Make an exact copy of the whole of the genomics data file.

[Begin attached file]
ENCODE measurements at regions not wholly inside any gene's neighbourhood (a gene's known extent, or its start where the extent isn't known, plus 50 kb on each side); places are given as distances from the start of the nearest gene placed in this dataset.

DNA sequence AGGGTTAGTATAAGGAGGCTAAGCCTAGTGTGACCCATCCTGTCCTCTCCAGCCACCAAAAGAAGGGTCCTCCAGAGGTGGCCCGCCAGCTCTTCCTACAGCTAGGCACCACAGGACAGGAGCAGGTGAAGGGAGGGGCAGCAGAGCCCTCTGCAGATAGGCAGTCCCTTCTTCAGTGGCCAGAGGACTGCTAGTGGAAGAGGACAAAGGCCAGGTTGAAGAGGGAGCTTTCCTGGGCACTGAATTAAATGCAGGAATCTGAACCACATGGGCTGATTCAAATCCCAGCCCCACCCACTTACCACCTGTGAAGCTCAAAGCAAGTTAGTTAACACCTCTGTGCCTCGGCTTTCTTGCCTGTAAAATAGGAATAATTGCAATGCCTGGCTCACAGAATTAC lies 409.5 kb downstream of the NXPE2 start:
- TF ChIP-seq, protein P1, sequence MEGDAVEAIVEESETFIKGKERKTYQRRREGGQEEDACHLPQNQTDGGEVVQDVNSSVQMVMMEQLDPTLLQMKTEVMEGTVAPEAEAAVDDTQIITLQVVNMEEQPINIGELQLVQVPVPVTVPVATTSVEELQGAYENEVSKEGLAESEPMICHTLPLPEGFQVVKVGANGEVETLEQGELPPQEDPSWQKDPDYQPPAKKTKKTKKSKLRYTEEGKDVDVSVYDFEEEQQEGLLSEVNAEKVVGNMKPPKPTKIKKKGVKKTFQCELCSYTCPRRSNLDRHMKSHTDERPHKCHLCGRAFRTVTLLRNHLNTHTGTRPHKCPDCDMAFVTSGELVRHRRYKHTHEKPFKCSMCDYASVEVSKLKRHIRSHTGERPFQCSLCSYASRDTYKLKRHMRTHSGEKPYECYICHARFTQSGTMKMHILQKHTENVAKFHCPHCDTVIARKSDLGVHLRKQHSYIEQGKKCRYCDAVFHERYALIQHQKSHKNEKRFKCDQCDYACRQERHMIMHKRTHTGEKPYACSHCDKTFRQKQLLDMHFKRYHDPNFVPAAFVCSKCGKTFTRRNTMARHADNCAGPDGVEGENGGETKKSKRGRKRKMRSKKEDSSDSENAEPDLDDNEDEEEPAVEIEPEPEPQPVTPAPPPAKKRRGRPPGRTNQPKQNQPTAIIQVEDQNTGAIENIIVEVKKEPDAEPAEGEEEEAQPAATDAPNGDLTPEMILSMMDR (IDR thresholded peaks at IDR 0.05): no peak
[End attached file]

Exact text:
ENCODE measurements at regions not wholly inside any gene's neighbourhood (a gene's known extent, or its start where the extent isn't known, plus 50 kb on each side); places are given as distances from the start of the nearest gene placed in this dataset.

DNA sequence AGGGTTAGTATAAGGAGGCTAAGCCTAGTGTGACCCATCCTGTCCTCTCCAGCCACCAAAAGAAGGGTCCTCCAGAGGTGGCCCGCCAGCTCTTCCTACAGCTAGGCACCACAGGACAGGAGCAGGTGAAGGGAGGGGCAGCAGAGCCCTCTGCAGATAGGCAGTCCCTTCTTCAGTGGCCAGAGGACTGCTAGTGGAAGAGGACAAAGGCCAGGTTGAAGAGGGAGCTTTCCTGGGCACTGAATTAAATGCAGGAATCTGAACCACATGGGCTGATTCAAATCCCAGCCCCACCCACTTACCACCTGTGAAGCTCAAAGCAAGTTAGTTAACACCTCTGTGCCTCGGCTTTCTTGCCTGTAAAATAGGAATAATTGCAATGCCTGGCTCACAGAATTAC lies 409.5 kb downstream of the NXPE2 start:
- TF ChIP-seq, protein P1, sequence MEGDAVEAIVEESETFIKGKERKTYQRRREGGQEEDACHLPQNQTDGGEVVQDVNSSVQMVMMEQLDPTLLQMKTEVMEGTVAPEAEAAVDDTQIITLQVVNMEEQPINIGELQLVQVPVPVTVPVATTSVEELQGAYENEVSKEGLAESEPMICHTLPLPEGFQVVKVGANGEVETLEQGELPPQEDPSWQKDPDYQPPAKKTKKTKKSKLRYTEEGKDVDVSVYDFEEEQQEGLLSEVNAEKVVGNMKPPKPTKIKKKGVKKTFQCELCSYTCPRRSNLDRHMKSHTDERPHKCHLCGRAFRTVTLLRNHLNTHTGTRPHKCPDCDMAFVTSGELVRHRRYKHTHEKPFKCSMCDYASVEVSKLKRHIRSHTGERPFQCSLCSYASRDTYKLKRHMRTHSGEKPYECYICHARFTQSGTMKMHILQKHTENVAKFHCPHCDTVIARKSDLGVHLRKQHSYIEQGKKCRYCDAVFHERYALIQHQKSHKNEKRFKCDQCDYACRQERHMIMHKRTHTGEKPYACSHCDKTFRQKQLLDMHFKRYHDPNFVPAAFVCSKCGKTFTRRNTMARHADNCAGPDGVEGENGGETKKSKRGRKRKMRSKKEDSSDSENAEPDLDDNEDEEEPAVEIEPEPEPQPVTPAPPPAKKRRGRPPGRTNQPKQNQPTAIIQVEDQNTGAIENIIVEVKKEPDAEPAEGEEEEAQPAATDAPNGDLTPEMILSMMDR (IDR thresholded peaks at IDR 0.05): no peak